A TOTAL of 28 autonomous solar luminaires have been installed in different communities on a Greek island which lacks full electricity coverage.
The units also feature built-in passive infrared motion sensor enhances safety by increasing the light level automatically when people or cars are approaching.
When no motion is detected the light level decreases to 30 per cent, reducing energy consumption and increasing battery backup.
Additionally, the remote Leipsoi Island’s playground has been equipped with solar lighting to ensure children can play safely.
The units are Philips SunStay luminaires which combine the solar panel, luminaire, charge controller and battery in one housing.
‘As we have many hours of sunshine throughout the year this is a very effective and functional solution for those areas on our island that are not connected to the power grid,’ said Mayor Fotis Mangos.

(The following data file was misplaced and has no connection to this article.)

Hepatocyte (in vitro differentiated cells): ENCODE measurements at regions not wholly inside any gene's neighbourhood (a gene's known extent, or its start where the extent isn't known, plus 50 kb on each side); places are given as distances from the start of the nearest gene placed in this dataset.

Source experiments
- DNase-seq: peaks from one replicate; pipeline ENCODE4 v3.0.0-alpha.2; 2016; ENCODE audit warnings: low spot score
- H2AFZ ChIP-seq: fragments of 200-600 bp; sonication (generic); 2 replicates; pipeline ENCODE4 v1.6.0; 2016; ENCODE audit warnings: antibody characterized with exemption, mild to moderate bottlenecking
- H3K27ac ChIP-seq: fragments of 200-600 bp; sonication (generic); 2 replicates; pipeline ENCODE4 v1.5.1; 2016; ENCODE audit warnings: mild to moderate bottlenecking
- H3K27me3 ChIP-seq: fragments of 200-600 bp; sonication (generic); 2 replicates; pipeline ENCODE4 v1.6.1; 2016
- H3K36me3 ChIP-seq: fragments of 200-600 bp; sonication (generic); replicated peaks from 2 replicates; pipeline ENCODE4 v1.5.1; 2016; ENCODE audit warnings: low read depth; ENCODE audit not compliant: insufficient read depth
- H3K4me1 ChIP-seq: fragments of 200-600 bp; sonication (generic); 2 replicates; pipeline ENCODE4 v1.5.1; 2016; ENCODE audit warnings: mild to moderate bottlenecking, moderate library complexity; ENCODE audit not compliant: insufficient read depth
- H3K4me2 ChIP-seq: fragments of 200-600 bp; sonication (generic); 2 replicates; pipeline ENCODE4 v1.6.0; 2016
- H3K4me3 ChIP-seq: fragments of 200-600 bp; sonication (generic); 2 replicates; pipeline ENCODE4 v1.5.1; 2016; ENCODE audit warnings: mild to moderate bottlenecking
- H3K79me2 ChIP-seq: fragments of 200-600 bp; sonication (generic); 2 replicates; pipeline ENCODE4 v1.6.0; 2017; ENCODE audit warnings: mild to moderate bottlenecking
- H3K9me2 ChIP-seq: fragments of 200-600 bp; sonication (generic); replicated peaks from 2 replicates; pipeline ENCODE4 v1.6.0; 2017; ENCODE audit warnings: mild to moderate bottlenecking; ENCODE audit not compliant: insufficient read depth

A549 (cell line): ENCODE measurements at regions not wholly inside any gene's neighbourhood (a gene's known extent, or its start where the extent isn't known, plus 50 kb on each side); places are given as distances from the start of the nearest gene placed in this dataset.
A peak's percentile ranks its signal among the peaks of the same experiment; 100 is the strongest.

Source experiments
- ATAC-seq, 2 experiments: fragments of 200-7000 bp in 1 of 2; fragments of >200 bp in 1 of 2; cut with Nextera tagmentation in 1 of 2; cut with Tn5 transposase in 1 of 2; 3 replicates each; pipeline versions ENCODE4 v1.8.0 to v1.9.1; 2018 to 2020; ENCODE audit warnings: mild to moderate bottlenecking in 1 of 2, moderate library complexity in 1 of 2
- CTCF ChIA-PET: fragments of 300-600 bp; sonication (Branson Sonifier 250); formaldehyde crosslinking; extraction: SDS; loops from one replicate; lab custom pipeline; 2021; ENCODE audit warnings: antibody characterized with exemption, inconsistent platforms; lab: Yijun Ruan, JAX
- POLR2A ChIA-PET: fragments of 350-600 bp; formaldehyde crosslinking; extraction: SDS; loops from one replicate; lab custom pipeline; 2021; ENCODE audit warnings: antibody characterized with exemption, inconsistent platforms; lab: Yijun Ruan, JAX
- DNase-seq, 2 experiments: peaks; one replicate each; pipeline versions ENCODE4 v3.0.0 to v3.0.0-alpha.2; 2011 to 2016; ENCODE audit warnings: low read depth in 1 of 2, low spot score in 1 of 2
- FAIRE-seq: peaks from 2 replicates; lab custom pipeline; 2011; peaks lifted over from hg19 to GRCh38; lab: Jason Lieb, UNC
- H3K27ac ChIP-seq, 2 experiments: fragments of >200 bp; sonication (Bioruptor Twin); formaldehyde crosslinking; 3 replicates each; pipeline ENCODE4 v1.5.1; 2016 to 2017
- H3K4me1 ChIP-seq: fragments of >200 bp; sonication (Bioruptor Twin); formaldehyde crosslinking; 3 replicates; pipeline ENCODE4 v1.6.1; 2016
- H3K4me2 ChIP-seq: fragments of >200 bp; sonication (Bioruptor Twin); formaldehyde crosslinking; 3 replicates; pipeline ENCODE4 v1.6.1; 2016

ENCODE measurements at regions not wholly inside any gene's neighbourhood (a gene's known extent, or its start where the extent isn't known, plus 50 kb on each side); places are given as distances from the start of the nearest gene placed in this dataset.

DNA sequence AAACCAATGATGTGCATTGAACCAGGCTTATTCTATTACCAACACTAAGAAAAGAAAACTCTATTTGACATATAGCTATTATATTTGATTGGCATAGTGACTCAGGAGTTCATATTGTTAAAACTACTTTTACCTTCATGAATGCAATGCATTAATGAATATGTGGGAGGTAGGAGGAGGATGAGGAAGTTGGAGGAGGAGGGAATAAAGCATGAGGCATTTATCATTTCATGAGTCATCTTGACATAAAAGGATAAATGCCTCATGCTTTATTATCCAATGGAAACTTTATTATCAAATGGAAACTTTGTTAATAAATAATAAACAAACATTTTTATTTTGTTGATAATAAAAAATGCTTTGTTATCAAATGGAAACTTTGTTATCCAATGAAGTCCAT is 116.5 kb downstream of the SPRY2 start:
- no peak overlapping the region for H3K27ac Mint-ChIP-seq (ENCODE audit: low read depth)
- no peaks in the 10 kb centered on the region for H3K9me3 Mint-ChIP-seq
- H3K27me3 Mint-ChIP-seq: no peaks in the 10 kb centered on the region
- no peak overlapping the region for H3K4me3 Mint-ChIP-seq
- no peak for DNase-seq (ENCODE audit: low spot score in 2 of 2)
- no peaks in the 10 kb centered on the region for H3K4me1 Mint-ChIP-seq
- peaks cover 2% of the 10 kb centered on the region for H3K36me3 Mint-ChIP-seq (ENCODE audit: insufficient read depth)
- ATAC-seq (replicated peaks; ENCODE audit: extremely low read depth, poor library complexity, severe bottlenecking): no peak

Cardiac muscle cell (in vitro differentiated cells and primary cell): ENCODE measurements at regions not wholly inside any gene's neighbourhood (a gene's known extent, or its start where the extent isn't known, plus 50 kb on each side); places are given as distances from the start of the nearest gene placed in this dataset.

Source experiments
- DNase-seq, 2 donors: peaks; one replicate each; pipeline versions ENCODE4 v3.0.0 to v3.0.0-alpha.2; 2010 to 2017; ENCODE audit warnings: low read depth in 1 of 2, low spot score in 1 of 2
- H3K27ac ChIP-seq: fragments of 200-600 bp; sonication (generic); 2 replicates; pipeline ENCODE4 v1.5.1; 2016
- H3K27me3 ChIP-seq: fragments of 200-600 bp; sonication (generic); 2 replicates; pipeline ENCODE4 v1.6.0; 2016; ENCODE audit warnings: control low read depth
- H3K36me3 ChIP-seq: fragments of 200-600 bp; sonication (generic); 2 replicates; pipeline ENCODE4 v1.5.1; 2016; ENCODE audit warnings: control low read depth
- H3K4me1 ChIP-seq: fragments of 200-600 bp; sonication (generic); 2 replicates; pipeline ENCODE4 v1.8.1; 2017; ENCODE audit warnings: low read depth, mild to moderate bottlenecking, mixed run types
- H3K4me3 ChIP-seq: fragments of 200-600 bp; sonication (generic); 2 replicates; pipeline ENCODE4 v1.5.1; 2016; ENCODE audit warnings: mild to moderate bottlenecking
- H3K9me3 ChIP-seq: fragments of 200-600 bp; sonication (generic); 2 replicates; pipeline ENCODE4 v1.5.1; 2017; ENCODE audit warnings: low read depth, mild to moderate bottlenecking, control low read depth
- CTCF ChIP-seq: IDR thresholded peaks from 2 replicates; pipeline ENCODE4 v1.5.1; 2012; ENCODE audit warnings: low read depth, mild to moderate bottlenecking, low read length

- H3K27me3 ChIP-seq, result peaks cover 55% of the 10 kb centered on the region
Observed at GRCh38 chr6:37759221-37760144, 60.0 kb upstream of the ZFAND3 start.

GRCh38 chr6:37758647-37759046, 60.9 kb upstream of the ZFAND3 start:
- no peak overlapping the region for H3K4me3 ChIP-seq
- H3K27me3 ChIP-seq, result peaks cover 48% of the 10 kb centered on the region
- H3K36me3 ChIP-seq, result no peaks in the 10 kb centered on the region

‘Additionally, the lights have such an aesthetic design that they seamlessly blend in with our island’s natural landscape.’
‘Solar lighting is a key part of our commitment to sustainability and to climate action, as we aim to help people move to cleaner technologies,’ said Polydefkis Loukopoulos, country leader Signify Greece and Israel.
‘The expansion of solar lighting in new areas of Greece, strengthens our vision to provide local communities with the security that results from high-quality solar lighting.’
On top of the installation on Leipsoi Island, Signify is planning some additional activities in Greece, donating lighting fixtures and lamps to educational institutions in the Dodecanese, the group of islands in the southeastern Aegean Sea.
This is done through Signify Corporate Social Responsibility, which is committed to light up 10 million lives worldwide, by 2025.